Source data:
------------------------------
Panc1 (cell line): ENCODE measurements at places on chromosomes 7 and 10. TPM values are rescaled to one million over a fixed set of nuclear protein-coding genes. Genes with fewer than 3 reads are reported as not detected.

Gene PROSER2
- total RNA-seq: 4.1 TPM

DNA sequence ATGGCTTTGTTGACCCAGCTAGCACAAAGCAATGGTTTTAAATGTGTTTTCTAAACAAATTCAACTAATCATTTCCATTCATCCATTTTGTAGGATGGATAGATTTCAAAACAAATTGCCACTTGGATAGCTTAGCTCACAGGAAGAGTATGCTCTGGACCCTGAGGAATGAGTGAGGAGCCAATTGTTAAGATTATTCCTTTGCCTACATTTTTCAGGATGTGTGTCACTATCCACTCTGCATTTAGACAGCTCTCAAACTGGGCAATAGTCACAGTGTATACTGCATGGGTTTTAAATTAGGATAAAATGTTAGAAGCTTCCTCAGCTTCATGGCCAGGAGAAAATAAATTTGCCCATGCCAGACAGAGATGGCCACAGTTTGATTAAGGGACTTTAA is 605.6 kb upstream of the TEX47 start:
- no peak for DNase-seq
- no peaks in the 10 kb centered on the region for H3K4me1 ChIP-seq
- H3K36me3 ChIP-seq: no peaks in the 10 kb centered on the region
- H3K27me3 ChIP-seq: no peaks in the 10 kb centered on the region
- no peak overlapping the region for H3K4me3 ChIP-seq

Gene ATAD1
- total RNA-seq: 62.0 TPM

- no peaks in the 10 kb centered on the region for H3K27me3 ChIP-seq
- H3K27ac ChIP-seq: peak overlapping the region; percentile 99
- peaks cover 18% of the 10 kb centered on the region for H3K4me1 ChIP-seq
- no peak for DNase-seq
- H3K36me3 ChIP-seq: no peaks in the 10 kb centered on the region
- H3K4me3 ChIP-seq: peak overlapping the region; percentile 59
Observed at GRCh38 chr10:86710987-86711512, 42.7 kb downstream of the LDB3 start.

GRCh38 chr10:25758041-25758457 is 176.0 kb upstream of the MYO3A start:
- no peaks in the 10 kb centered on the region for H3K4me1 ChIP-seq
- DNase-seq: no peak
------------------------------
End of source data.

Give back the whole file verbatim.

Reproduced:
Panc1 (cell line): ENCODE measurements at places on chromosomes 7 and 10. TPM values are rescaled to one million over a fixed set of nuclear protein-coding genes. Genes with fewer than 3 reads are reported as not detected.

Gene PROSER2
- total RNA-seq: 4.1 TPM

DNA sequence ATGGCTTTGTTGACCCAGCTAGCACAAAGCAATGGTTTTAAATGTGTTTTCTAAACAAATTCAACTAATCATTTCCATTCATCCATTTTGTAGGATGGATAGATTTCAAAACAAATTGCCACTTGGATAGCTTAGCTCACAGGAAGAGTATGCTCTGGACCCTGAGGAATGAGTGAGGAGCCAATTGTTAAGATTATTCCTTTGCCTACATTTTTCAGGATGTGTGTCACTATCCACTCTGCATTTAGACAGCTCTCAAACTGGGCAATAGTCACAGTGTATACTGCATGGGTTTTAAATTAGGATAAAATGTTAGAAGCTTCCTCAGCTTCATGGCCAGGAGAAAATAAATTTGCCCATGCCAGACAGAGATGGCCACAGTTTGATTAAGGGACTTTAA is 605.6 kb upstream of the TEX47 start:
- no peak for DNase-seq
- no peaks in the 10 kb centered on the region for H3K4me1 ChIP-seq
- H3K36me3 ChIP-seq: no peaks in the 10 kb centered on the region
- H3K27me3 ChIP-seq: no peaks in the 10 kb centered on the region
- no peak overlapping the region for H3K4me3 ChIP-seq

Gene ATAD1
- total RNA-seq: 62.0 TPM

- no peaks in the 10 kb centered on the region for H3K27me3 ChIP-seq
- H3K27ac ChIP-seq: peak overlapping the region; percentile 99
- peaks cover 18% of the 10 kb centered on the region for H3K4me1 ChIP-seq
- no peak for DNase-seq
- H3K36me3 ChIP-seq: no peaks in the 10 kb centered on the region
- H3K4me3 ChIP-seq: peak overlapping the region; percentile 59
Observed at GRCh38 chr10:86710987-86711512, 42.7 kb downstream of the LDB3 start.

GRCh38 chr10:25758041-25758457 is 176.0 kb upstream of the MYO3A start:
- no peaks in the 10 kb centered on the region for H3K4me1 ChIP-seq
- DNase-seq: no peak